“When you’re going to rodeos growing up, you’re around other people with the same ideology of respect and doing unto others,” Fowlie said. “When they see your kid stepping out of line, everybody has that village mentality in wanting this to be a better world to hand over to the next generation.”

Rodeo’s future in Arizona

Many involved in rodeo believe the sport will maintain its popularity and importance in the state and region well into the future. Even with technology changing the way people view and follow sports, rodeo’s traditionalism has transitioned well into the 21st century.

While it might be odd to imagine cowboys integrating computers into their sport, technology has been good for the rodeo on a professional level.

Pageviews from the PRCA’s mobile app surpassed 9 million last year, for example, up 39 percent from 2014, according to the organization’s annual report. The sport has a substantial television audience as well, reaching 35 million viewers last year. Close to 10 million rodeo fans watched coverage of the National Finals Rodeo held in Las Vegas, according to the report.

It has all helped grow attendance at live rodeos. From 2011 to 2015, attendance at PRCA events grew 35 percent, from 4 million to 5.4 million.

In Cave Creek, demand for its live rodeo events has been difficult to meet as the sport’s popularity continues to rise. Traci Casale, who has volunteered with the Cave Creek Pro Rodeo Association for 12 years, said the growth has been so rapid that fans have been turned away from sold out events.

To Casale, the tradition of rodeo has played a part in its growth, but she said the sport’s affordability also has appeal to fans.

“PRCA is a professional sport and it’s still affordable,” she said. “That’s why the fanbase has grown so strong.”

Williams said that trend has carried over to the Tucson Rodeo and others across the state, even with the loss in 1997 of what was once the Valley’s premier rodeo event, the Phoenix Jaycees Rodeo of Rodeos.

“The rodeos that remain are very strong and viable financially. We just had one of the best years from a financial standpoint in our history,” he said. “The culture is still there. It’s still thriving in Arizona. We all try to help each other out as much as we can because we want to see each other get stronger because that helps the culture of rodeo within the state.”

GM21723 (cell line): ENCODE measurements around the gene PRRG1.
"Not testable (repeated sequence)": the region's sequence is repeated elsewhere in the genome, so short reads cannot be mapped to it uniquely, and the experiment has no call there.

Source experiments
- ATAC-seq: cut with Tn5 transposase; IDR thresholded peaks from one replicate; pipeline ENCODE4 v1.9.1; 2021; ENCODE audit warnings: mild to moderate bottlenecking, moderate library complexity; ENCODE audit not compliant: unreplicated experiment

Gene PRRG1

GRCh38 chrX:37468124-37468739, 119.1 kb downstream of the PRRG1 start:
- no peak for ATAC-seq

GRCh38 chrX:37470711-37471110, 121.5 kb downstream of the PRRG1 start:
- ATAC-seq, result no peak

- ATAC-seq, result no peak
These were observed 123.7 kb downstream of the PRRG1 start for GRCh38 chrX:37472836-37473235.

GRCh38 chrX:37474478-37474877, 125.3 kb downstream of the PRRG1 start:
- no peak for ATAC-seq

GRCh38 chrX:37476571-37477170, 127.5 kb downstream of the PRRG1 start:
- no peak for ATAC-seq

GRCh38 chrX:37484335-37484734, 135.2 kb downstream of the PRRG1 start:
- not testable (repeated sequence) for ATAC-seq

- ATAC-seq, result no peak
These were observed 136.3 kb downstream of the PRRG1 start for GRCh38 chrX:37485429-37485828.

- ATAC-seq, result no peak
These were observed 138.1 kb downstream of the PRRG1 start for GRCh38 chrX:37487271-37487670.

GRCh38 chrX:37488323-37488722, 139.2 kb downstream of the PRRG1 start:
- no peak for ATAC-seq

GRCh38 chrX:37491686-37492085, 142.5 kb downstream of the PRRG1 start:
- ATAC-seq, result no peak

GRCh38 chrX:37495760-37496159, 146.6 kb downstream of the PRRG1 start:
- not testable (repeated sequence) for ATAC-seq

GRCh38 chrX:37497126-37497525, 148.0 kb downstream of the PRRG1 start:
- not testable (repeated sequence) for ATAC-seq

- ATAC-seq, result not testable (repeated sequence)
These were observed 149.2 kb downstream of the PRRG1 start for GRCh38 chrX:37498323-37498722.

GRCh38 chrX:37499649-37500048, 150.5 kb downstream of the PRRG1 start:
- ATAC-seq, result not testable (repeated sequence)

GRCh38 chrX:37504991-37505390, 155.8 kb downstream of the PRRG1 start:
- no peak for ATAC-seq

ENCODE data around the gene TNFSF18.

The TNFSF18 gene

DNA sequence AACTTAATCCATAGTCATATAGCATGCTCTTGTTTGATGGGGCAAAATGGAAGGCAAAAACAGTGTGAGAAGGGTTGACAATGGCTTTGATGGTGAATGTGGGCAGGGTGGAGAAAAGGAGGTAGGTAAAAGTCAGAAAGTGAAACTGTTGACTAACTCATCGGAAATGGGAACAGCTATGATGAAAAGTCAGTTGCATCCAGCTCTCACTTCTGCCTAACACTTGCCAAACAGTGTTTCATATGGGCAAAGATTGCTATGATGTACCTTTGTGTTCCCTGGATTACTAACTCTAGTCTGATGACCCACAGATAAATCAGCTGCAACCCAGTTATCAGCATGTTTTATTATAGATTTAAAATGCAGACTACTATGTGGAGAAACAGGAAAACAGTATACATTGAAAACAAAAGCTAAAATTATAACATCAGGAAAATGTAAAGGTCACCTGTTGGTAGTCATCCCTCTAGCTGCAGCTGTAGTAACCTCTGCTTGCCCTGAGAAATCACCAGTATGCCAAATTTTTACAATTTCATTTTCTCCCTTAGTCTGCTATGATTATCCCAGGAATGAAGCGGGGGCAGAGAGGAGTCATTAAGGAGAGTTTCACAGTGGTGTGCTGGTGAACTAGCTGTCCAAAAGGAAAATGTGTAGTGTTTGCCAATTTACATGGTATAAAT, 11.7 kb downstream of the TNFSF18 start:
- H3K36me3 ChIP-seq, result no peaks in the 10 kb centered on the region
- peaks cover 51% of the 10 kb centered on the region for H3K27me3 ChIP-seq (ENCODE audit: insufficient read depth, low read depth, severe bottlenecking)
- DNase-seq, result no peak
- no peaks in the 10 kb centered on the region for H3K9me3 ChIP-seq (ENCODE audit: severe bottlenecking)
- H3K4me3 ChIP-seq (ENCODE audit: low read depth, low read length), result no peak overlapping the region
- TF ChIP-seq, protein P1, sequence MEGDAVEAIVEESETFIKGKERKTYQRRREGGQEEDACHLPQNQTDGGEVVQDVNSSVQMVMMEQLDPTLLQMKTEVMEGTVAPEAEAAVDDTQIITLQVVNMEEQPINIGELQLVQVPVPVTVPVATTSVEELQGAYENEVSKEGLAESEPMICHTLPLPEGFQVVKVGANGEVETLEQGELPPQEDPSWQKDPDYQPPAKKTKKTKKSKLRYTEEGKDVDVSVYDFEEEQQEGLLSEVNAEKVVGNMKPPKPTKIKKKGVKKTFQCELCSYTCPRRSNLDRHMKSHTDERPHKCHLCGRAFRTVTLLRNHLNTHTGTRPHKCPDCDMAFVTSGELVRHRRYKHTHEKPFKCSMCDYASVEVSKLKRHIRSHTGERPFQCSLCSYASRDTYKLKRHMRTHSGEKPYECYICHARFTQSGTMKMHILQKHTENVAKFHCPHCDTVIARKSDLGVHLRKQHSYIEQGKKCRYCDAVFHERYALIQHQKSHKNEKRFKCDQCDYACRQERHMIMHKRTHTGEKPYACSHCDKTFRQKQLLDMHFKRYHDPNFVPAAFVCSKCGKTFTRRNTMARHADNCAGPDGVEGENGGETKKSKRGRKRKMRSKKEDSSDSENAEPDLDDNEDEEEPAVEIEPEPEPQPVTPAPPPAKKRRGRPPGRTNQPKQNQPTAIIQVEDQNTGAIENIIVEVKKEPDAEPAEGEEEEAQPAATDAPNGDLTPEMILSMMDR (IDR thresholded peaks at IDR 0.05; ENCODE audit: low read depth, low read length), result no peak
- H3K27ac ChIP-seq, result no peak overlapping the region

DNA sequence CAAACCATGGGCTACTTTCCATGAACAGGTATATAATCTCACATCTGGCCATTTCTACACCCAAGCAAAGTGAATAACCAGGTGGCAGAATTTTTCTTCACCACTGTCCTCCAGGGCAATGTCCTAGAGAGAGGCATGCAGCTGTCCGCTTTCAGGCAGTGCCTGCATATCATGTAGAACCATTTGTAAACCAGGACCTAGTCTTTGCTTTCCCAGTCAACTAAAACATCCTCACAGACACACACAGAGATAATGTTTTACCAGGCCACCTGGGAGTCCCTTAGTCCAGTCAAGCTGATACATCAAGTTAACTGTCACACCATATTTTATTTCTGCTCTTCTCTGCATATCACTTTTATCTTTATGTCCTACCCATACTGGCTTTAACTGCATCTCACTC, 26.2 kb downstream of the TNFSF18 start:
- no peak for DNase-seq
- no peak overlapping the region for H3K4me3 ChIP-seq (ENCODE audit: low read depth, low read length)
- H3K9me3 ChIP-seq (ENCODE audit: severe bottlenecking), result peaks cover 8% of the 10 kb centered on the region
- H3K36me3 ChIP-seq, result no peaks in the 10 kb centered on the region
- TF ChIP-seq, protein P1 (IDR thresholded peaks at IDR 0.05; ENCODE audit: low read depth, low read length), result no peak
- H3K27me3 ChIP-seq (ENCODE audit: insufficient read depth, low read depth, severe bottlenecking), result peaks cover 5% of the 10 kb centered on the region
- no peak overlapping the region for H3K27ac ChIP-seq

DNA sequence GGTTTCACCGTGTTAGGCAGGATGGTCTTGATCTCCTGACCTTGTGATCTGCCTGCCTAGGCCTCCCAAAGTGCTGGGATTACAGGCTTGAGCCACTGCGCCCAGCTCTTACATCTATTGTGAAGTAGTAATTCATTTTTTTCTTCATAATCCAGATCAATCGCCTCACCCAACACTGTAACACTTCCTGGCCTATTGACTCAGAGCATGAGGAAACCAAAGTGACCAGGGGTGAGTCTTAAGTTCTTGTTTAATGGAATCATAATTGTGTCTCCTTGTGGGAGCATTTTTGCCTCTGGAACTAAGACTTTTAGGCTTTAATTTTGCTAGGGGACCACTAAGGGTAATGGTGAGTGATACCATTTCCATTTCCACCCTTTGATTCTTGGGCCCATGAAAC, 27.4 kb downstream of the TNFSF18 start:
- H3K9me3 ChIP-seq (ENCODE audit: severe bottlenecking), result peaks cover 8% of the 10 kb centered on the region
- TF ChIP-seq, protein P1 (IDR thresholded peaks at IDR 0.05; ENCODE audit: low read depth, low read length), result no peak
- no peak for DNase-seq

That extends to small towns across the state as well, where rodeos continue to be an important source of tourism and revenue for local businesses.

In Prescott, “The World’s Oldest Rodeo” is a major economic driver every Fourth of July as the centerpiece of Prescott Frontier Days, which includes an arts-and-crafts fair, a rodeo dance and other events.

“That’s our busiest week of the entire year, due to the rodeo,” said Don Prince, Prescott’s tourism director. “All the events taking place during that week tend to make it the most important time of the year for us.”

Prince and the city estimates that 35,000 people clad in western wear come to Prescott for the rodeo and other events during Frontier Days, nearly equalling the city’s population of 40,000. When the last economic-impact study was conducted more than a decade ago, it concluded that the rodeo brought $13 million into the city and its businesses.

Now, Prince said he wouldn’t be surprised if that impact approaches $20 million.

As far as competition goes, Arizona is raising talented world-class athletes from a wide pool of interested young people. Young cowboys from across the state are earning national recognition in professional and college competitions.

“From a timed-event aspect, (the talent is) phenomenal and very promising,” Fowlie said. “That is just the tip of the iceberg. There are some kids in northern Arizona (with) unbelievable talent. The atmosphere on the mid-level or the semi-professional level of rodeo is thriving. They’re setting records as far as incoming classes of talent.”

At a young age, future competitors are being introduced to the sport through 4-H Clubs, ametuer associations and rodeo schools. There are also strong junior high and high school associations that often fill up entries at competitions, according to Williams.

That means there should be plenty of excitement in the sport for years to come.

“The culture is still there. It’s still thriving in Arizona,” Williams said. “Rodeo will always be around.”